Monday, February 21, 2011

Spring Has Sprung?

The 2010-2011 winter has been a long slog here in the Finger Lakes.  Given our latitude, continental climate, and the presence of the Great Lakes (and the lake effect snow that comes with them) you might think that winters wouldn't faze us all that much and, for the most part, you would be absolutely correct.

This winter has been unique in its sustained endurance, however, and that is what has set it apart. Depending on your location in the lakes, there has been snow securely blanketing the ground since just after Thanksgiving.  And even if you were in a part of the lakes that escaped snow until mid-December, that was just a matter of being out of a snow band's reach because the temperatures were certainly cold enough.

It's not snowing...
...but it's awful cold.

Truly, even more than the snow, the temperatures have been the reason this winter has seemed so much longer and more difficult than normal.  In most years we can count on some sort of "January thaw" to warm things up well into the high 40s or beyond after the depths of winter have settled in.  Whether this phenomenon is real or imagined, at the very least it is reasonable to expect a day or two to have temperatures above the average as a result of normal variations.  Not so this winter.  It has been cold and below freezing without a break for weeks on end - and the lack of any let-up is what has really made this winter memorably difficult.

So it is no surprise with what relish we welcomed the brief respite from the cold that was delivered to the Finger Lakes late last week on the heels of a furious wind storm.  Even though it was in the mid-50s you would have thought it was a Caribbean Isle with how happy people were acting, some of the students at Hobart and William Smith were (predictably) walking around in shorts and sandals.  As nice as the temperatures were, however, it is always the smell of melting snow and remerging earth and grass that really make me happy in a thaw.

In the winery, the clearest sign that a thaw was temporarily on was the reemergence of the winemaking staff back outside onto the crush pad.  After weeks of bone chilling cold and wind, there were tasks to be completed outside that had been put off for marginally warmer days.  With high temperatures in the 50s, there wasn't a doubt in my mind that I would be setting up our pressure washer with the single-barrel cleaning attachment outside over the drain.  We had three stainless steel drums that had been emptied and well rinsed, but were still waiting to be blasted out with scorching hot water.  Checking that item off the to-do list while standing in the stronger rays of the sun may have been the most rewarding part of the entire warm-up.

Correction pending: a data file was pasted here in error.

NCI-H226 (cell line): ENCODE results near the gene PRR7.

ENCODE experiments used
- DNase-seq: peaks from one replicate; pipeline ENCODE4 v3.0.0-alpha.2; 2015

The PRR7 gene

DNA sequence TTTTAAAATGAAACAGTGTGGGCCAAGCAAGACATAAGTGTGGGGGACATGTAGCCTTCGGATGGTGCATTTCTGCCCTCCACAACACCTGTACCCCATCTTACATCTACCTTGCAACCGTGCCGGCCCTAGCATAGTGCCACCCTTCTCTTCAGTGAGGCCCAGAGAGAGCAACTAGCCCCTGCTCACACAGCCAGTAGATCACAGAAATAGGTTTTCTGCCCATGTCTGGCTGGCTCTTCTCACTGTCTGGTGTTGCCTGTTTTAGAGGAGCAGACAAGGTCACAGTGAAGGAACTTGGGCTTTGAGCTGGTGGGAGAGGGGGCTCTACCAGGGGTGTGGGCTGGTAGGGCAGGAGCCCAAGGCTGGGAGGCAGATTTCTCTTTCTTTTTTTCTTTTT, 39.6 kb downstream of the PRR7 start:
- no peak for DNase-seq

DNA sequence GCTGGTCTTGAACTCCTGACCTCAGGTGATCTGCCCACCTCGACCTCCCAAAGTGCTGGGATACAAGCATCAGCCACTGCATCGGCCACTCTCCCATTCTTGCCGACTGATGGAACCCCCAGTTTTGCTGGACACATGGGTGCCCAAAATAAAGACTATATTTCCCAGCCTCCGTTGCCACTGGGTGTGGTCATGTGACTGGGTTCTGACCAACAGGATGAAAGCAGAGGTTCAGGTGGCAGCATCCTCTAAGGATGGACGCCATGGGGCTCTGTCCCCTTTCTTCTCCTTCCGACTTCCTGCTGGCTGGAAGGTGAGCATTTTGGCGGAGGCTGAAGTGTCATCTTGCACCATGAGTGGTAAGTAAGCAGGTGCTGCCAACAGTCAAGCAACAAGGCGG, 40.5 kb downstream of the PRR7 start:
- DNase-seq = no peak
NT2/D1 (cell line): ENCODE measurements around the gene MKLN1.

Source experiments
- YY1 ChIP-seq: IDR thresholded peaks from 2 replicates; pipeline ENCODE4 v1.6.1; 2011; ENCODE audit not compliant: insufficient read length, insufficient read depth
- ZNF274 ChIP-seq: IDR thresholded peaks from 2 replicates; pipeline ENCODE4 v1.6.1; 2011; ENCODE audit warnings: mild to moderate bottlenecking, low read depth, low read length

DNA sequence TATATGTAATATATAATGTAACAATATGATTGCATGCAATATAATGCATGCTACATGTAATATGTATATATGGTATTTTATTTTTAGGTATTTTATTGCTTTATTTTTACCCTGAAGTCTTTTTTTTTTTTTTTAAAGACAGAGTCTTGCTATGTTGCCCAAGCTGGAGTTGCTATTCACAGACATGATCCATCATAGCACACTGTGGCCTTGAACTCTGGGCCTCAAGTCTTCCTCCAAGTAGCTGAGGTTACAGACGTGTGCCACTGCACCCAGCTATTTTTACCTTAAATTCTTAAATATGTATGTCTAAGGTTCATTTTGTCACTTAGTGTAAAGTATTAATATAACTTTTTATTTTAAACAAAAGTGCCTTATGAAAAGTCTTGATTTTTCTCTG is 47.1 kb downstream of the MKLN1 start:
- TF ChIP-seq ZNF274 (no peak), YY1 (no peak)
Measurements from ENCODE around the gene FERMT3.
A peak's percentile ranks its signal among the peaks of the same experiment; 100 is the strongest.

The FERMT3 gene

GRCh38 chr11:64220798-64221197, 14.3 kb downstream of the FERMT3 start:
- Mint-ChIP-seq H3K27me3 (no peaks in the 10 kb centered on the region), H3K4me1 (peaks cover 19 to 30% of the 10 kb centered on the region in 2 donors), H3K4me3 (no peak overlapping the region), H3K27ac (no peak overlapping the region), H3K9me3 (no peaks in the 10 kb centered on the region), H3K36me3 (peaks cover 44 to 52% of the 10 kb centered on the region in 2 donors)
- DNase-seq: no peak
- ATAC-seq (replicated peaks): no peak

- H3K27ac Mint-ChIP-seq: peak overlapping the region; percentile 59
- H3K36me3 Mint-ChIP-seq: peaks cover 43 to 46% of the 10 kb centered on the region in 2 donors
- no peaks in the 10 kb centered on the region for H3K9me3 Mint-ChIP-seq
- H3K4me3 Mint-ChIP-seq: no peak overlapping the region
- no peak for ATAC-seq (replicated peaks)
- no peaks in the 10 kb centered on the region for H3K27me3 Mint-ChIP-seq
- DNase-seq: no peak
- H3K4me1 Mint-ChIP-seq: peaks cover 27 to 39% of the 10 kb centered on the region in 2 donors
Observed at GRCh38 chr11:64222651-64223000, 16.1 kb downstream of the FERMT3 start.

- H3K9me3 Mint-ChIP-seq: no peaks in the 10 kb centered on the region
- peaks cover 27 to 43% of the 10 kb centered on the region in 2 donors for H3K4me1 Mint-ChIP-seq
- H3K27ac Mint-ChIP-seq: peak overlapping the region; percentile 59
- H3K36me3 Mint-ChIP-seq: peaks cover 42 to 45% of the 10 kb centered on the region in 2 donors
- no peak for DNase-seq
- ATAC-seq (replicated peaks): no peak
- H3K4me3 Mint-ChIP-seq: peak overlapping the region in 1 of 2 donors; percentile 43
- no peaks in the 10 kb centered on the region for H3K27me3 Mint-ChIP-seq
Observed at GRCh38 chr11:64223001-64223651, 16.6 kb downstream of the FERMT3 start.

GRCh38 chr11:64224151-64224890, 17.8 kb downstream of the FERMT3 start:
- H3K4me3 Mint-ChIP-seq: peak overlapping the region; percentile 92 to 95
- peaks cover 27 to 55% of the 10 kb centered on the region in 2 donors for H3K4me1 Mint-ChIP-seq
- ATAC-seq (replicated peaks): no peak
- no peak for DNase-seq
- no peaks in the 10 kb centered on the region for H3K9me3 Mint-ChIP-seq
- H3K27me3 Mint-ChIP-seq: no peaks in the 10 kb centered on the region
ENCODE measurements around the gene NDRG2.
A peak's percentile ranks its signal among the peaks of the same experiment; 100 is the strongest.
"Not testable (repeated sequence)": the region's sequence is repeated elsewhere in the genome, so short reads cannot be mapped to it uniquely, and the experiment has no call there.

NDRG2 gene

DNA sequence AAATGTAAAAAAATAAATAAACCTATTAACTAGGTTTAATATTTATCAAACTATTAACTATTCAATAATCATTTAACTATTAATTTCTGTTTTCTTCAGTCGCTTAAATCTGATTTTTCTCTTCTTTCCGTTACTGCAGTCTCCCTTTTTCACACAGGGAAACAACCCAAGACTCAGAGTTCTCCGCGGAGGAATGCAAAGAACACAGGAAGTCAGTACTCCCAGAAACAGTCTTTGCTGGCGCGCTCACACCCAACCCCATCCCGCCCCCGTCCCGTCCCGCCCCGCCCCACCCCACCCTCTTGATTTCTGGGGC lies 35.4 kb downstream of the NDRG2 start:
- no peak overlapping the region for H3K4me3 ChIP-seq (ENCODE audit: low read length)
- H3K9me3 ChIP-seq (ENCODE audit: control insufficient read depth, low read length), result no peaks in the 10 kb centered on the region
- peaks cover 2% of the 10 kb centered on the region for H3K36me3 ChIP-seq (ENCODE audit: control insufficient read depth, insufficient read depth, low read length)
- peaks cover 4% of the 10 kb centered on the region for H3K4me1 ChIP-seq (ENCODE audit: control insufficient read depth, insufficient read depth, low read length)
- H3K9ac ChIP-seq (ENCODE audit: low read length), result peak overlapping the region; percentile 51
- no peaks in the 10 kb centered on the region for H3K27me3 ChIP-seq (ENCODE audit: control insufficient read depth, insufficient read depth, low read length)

The Finger Lakes being the Finger Lakes, however, we all knew it was not going to last when it is the middle of February.  Sure enough, winter struck back with vengeance on Saturday that even caught people off guard who were prepared for a return to winter.  While the sharp winds brought chilly temperatures and clear skies to the rest of the East Coast, up here in the lake snow belt the sudden temperature change meant blowing and drifting snow so numbing that it felt like a moonscape or nuclear winter in the middle of the day.

Then again, this harsh return to winter is fine, so far as I am concerned.  After the past 8-10 weeks, we all know that the harshest stretch of winter is behind us.  Bring on the snow, for surely the spring cannot be far behind anymore!

By: Kelby Russell, Winemaking Team

Music of the Day:
  • Radiohead - King of Limbs; "Lotus Flower" (Nothing says winter like a dense Radiohead track):

Support Artists, buy the music you like. 

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